Days after an activist was doxed, thugs brutally attacked him outside his home. The site with information on him and more than 100 others is being spread by Chinese state media.
ByRosalind Adams and Jane Lytvynenko
HONG KONG — When Isaac Cheng saw three men standing near the door of his apartment on an evening in early September, he didn’t think anything of it. But when Cheng, 19, pulled out his keys and moved to open the door just as he normally would, one of the men swung his fist at his left eye.
As Cheng’s glasses fell off, another man’s fist landed on the same eye. “Why are you doing this?” he asked. His face was swollen and scratched in a photo posted on Twitter.
The men, whom Cheng described as middle-aged and wearing gold chains, didn’t say much other than shout profanities at him. After a few minutes, a neighbor called out from a window and the men ran off, Cheng said.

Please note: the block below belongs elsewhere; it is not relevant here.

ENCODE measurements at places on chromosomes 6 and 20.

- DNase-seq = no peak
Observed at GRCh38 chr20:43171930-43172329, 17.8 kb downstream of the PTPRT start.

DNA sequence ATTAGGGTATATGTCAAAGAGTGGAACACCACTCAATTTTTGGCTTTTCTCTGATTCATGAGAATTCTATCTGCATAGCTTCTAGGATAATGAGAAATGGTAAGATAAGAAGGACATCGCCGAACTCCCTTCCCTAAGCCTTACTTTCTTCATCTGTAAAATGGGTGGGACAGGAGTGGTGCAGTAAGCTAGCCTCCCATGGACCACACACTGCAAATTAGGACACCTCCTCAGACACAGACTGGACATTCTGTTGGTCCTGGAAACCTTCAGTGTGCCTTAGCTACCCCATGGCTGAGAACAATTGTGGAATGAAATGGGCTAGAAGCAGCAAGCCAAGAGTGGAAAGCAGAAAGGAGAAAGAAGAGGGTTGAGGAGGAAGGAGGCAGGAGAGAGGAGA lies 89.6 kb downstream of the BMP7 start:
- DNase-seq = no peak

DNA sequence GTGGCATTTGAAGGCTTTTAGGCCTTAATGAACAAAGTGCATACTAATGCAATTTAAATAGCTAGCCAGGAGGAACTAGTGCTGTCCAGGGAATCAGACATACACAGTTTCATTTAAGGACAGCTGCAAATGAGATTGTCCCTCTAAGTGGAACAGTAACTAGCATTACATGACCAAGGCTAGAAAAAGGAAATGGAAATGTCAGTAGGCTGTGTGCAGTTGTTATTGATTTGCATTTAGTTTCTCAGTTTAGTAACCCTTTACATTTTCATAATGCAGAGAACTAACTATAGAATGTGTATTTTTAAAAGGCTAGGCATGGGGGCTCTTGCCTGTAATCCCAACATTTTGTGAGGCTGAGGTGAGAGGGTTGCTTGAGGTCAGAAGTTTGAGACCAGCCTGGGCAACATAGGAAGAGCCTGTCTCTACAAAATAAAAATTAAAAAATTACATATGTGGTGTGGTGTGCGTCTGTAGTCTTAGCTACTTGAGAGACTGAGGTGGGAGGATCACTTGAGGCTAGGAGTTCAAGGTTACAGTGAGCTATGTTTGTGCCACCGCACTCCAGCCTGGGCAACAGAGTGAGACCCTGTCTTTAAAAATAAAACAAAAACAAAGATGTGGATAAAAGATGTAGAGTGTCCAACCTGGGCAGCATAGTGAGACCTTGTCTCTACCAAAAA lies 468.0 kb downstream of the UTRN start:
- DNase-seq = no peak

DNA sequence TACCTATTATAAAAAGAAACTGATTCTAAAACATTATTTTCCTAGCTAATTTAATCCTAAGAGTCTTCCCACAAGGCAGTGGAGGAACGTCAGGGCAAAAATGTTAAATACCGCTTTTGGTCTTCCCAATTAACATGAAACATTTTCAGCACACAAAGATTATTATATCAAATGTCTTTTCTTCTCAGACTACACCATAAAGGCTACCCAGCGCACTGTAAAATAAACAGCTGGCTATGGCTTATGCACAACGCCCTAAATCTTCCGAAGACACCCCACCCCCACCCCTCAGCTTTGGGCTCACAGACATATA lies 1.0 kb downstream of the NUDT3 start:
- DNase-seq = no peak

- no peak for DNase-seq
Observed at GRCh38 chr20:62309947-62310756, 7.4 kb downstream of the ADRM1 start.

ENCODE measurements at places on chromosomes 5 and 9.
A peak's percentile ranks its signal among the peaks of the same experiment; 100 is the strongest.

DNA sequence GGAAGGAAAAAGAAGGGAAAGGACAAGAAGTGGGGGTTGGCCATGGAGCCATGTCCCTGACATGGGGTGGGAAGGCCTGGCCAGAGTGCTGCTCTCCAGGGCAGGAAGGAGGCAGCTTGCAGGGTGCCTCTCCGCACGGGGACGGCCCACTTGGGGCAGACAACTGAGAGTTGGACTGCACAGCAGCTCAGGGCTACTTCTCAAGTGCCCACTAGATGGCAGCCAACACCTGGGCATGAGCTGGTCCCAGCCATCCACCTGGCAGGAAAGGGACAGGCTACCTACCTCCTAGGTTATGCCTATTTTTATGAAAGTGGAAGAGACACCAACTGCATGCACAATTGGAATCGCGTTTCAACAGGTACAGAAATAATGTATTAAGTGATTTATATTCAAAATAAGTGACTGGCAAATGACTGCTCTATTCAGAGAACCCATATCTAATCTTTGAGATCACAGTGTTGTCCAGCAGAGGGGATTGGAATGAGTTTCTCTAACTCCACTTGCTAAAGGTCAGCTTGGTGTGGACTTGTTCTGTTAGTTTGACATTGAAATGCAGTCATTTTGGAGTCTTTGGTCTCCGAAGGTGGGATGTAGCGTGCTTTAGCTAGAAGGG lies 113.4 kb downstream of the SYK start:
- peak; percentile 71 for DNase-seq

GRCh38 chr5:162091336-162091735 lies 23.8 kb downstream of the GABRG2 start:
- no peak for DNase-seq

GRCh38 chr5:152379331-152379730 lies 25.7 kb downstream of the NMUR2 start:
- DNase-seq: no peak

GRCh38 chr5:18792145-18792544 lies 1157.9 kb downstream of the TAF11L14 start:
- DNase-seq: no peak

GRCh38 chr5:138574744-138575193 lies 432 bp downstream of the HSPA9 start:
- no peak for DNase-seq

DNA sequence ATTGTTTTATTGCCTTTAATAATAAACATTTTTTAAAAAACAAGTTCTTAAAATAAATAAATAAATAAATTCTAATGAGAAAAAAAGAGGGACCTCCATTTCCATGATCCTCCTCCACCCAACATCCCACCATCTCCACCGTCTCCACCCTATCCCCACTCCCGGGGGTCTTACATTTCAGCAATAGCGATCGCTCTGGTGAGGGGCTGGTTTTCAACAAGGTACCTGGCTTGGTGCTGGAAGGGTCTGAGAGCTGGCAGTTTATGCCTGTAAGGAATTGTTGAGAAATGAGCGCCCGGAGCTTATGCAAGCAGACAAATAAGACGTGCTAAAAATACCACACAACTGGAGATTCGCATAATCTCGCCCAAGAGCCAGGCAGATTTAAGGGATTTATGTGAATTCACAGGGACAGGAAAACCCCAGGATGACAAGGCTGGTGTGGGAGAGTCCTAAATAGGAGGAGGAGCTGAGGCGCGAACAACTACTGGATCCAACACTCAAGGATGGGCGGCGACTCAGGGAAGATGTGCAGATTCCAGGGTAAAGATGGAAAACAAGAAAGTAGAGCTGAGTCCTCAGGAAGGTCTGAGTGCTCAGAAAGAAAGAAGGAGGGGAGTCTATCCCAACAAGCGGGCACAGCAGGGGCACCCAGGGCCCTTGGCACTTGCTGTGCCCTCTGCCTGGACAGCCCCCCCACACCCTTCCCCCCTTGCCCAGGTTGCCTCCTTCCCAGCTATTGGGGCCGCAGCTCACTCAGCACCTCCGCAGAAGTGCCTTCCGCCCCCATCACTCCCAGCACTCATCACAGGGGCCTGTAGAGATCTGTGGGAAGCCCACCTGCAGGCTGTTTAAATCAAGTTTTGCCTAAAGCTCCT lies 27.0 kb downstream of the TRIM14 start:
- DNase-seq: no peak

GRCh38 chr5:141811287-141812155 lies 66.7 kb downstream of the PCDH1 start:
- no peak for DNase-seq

The whole incident happened so fast that Cheng barely had time to process it. “I wasn’t thinking about anything,” he told BuzzFeed News. “It wasn’t until later that I realized it was probably for my role in the protests.”
Cheng is the vice chair of Demosisto, a pro-democracy organization led by Joshua Wong, a former leader of the 2014 Umbrella Movement and now part of the mass pro-democracy protests that have crippled Hong Kong for months.
The attack against Cheng hadn’t come out of nowhere. In late August, Cheng saw his personal information — including his address, phone number, and Facebook accounts — listed on a website alongside those of other protesters. He shared a screenshot with BuzzFeed News.
On Aug. 31, a day that one of the many weekend protests had turned violent, Cheng’s phone was flooded with phone calls. The same thing happened when Demosisto organized a student strike on Sept. 2, the first day of school in Hong Kong and the day Cheng was attacked. The calls were so frequent it was hard to use his phone. “They just wanted to block out any communication,” Cheng said.